‘Inquisitive mind & empathy key attributes of a leader’
Ranjini Chalam, Group Head at Adfactors PR, talks about bagging the Emerging Leader title as part of the e4m PR & Corp Comm Women Achievers Awards, her future goals and more
Ranjini Chalam, Group Head at Adfactors PR, who won the recognition of ‘Emerging Leader in PR’ at the e4m PR and Corp Comm Women Achievers Awards, says such recognitions motivate women to excel in their career and is an inspiration for women in the PR industry.
With an experience counting to more than 18 years, Chalam in a candid conversation with exchange4media spoke about attributes of a leader, role of women in restructuring the industry, her future goals and more.
How do you feel being the winner of the Women Achievers initiative?
Pride, honour and exuberance - these three words sum up my feelings of being awarded as ‘Emerging leader in PR’ at Women Achievers Awards 2020. It’s a great recognition for me and especially for the women in this sector.
I feel this is indeed a great initiative by exchange4media to recognise women leaders and further motivate them to excel in their career. The award is also an inspiration for us women in PR with great aspirations.
What are the attributes/ qualities required to be a leader in the communication industry?
As strategic communicators, we play a crucial role in shaping the image of the brand and connecting the organisation to its customers. One thing which is critical for leaders in the communication industry is being a big-picture strategic thinker – see beyond what is and envision what could be. An inquisitive mind, being fearless, audience minded, respect and empathy for team members are few of the softer skills that I feel are important for becoming an effective communication expert.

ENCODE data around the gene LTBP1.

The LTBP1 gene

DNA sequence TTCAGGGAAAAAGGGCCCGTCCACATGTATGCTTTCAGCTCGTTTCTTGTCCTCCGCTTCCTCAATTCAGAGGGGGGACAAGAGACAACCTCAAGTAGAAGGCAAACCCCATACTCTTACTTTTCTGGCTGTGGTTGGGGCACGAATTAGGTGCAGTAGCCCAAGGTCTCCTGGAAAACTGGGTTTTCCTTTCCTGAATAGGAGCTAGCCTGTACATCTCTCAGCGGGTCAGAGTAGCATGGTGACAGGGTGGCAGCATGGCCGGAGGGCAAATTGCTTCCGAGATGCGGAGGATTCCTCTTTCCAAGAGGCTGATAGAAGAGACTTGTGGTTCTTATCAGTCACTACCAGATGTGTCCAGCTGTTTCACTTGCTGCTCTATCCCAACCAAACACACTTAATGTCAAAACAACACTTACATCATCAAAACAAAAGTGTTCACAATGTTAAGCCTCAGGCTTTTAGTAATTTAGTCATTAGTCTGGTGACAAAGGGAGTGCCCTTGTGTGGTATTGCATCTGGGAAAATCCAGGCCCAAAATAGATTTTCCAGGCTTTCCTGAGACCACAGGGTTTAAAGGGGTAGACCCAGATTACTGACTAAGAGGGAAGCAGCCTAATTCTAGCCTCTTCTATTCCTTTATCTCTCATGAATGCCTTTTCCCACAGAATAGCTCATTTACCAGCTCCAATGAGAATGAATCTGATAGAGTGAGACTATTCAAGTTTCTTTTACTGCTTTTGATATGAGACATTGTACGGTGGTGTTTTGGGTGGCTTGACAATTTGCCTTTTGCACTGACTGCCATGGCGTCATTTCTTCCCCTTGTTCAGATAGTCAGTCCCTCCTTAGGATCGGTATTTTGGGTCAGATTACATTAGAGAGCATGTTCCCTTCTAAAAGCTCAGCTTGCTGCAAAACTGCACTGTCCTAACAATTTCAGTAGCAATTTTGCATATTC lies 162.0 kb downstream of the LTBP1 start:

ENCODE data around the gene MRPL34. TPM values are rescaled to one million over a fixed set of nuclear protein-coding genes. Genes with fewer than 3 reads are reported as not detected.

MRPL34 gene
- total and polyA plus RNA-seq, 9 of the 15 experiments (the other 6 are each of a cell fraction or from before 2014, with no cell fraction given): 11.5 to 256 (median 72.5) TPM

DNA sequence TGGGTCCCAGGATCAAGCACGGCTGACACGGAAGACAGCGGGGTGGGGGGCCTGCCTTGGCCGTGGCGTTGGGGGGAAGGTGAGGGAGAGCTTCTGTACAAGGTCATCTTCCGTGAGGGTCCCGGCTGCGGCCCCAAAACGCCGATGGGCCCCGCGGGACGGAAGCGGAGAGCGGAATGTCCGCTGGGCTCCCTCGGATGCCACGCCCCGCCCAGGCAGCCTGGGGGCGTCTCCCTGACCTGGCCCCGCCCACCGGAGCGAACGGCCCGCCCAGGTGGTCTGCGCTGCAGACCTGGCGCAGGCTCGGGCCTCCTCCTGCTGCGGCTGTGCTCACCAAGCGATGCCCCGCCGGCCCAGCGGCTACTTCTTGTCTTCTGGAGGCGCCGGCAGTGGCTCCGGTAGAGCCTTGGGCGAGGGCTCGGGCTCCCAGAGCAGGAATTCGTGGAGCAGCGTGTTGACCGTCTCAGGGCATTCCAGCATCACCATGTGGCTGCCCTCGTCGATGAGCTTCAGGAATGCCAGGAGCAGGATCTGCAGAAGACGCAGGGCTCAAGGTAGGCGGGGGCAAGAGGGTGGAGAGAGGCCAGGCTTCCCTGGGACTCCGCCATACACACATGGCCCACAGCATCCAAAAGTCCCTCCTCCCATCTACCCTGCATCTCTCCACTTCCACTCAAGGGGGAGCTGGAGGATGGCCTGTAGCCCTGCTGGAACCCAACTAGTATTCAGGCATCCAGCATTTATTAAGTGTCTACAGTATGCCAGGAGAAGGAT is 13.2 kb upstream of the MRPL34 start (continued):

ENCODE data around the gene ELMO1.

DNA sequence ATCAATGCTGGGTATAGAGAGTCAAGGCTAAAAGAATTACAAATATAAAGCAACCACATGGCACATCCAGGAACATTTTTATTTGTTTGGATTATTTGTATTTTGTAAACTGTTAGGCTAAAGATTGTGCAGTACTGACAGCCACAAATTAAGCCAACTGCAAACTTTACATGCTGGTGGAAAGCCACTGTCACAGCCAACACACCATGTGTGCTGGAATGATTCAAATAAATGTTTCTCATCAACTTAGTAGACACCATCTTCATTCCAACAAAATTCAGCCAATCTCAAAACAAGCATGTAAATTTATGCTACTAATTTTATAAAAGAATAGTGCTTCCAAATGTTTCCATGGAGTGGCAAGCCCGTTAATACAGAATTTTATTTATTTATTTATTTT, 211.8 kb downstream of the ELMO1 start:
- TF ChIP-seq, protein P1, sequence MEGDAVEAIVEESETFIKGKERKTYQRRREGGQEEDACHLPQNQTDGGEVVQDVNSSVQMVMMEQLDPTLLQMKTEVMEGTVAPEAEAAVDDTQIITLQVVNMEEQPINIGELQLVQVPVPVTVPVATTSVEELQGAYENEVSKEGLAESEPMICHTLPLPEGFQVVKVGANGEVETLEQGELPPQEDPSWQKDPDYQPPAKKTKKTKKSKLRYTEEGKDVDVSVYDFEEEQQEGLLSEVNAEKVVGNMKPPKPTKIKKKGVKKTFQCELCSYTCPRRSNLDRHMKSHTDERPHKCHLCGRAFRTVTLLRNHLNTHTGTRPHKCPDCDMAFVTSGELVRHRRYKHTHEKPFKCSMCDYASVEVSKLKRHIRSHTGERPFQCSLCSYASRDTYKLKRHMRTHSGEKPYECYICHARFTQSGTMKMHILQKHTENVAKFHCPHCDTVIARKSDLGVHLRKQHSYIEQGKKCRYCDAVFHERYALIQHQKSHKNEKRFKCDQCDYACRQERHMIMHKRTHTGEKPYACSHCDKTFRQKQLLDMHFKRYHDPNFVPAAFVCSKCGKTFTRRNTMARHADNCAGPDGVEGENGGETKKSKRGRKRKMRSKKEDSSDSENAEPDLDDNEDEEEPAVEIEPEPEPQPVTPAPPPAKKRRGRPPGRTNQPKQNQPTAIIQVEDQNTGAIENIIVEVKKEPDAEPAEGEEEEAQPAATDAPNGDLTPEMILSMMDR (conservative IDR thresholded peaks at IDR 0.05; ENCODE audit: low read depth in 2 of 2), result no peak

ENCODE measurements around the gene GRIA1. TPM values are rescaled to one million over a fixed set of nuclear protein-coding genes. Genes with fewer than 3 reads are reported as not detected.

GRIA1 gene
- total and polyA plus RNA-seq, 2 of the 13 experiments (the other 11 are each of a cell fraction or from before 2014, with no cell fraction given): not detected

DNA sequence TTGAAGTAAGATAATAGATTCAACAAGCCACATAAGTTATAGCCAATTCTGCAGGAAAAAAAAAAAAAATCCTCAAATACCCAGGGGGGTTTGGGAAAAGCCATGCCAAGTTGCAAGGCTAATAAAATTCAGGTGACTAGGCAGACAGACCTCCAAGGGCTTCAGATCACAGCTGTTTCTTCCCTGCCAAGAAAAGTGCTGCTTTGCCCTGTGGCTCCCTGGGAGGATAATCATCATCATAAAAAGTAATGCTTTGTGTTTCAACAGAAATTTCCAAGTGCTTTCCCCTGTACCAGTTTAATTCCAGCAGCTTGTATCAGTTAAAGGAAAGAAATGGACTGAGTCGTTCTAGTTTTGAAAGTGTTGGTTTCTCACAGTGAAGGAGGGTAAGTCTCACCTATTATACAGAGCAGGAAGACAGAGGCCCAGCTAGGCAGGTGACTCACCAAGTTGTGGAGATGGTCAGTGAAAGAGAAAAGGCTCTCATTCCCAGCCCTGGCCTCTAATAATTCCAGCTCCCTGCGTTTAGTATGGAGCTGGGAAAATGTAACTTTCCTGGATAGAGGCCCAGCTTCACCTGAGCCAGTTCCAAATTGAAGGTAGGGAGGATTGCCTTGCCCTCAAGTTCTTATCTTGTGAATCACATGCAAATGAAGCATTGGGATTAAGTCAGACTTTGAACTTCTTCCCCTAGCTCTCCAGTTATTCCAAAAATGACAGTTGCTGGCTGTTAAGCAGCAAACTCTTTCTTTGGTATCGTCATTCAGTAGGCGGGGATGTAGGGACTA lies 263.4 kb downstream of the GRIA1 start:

What role have women played in the restructuring of the industry and how has the communications industry changed over the years for the women workforce?
In my 17+ years of experience in the field of communication, I’ve seen growth in the number of women workforce in the sector. Today, the PR and communication industry is probably one of the most inclusive of women. Whether its consulting for agencies, building big brands, or working at in-house departments, females are the majority. However, there’s always room for improvement. We still fall short when it comes to the presence of women in leadership roles.
Nevertheless, we are on the right growth path and I am confident that with our sheer determination and talent, women will gain more impactful presence and leadership positions across industries.
What are your future goals? What initiatives would you like to take as a responsible woman leader for the industry/society?
I am a firm believer in the power of mentorship. I am really grateful for having been mentored by great leaders throughout my professional journey who have guided me in shaping my career. Now, I consider it as my responsibility to empower and guide the next generation of women in PR and communication.
How do you see the PR and the corp comm industry shaping up in the years to come and your message to the future women leaders?
In an age where digital tools are impacting every walk of life, much about PR and communication industry has also changed over last few years, from publishers moving to online-only to organizations using social media as a direct news delivery vehicle. Hence, as a leader in today's digital-centric world having skills when it comes to digital is paramount. An innovative approach is need of the hour to navigate these changes by honing our skills along the way.
My message for all the aspiring lovely ladies – admire your self-knowledge, your self-awareness, say what you think and invest in yourself. Lots of sunshine and success will sprout for you.
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